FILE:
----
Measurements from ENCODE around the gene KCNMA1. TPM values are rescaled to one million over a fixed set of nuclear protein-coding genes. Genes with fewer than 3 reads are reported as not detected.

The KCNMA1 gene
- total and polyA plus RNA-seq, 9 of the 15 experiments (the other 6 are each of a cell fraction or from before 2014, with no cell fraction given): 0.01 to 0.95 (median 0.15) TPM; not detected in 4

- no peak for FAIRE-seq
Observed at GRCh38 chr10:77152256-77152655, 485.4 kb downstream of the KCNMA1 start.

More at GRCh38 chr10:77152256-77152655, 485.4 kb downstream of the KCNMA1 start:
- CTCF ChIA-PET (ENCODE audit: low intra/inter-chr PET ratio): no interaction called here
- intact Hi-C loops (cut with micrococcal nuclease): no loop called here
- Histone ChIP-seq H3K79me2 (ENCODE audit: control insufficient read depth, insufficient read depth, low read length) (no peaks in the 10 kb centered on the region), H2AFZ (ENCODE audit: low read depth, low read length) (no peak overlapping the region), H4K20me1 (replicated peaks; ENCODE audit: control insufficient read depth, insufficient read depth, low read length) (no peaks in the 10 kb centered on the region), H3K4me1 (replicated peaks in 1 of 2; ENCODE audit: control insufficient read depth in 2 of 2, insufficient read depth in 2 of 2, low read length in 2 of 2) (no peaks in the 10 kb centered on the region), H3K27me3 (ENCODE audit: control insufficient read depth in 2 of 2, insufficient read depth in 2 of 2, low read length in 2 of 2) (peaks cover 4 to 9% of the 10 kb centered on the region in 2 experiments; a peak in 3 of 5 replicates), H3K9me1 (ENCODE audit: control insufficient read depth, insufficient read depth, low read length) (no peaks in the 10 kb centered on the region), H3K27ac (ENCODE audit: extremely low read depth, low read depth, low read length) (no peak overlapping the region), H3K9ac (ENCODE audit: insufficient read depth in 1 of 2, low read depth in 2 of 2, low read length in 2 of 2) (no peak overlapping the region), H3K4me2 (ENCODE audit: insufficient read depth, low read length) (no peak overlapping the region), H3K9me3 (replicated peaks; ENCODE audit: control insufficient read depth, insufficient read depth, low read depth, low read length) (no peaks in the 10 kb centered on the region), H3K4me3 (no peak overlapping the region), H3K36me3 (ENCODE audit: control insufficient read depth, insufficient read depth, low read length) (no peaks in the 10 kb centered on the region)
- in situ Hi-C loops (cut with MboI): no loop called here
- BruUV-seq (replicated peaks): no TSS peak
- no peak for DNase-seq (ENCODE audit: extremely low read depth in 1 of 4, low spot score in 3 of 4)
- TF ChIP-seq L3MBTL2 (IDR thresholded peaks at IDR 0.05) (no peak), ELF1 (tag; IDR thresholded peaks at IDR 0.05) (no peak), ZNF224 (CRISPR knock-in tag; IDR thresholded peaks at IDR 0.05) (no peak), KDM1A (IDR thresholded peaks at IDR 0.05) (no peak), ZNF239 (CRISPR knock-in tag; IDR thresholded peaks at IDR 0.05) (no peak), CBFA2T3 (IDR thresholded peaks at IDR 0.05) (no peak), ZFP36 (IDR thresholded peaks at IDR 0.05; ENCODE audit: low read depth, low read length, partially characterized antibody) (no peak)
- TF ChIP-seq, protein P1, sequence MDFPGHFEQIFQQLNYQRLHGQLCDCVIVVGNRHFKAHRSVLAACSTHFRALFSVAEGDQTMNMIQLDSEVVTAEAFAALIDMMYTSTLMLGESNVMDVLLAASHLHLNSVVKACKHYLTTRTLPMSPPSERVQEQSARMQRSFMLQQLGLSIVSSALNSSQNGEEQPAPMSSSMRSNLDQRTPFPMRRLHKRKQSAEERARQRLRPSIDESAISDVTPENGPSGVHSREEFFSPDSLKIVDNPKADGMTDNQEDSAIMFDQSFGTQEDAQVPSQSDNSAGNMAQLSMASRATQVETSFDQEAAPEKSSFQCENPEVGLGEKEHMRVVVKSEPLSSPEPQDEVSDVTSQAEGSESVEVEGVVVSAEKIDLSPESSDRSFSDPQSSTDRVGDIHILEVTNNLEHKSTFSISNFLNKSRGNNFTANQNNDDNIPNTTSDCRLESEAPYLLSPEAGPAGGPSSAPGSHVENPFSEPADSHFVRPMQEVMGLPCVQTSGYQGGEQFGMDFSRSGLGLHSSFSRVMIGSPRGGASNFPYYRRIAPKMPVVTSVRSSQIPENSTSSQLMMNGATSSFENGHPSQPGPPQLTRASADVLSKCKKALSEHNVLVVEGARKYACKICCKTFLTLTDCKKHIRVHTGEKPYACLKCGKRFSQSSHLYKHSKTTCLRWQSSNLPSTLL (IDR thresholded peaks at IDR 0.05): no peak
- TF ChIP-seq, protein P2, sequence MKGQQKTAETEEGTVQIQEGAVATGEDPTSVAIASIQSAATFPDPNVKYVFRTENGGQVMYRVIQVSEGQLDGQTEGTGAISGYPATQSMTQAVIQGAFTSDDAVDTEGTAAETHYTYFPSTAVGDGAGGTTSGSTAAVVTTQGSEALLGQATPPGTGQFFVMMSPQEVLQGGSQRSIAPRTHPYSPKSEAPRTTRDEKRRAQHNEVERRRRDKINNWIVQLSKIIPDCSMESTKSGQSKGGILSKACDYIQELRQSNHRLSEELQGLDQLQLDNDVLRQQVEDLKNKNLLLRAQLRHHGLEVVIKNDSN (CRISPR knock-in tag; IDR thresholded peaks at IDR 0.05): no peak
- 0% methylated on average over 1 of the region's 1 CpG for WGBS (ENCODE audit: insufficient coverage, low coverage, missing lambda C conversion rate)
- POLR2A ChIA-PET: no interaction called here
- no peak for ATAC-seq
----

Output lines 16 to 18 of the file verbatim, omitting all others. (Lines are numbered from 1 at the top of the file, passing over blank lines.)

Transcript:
- 0% methylated on average over 1 of the region's 1 CpG for WGBS (ENCODE audit: insufficient coverage, low coverage, missing lambda C conversion rate)
- POLR2A ChIA-PET: no interaction called here
- no peak for ATAC-seq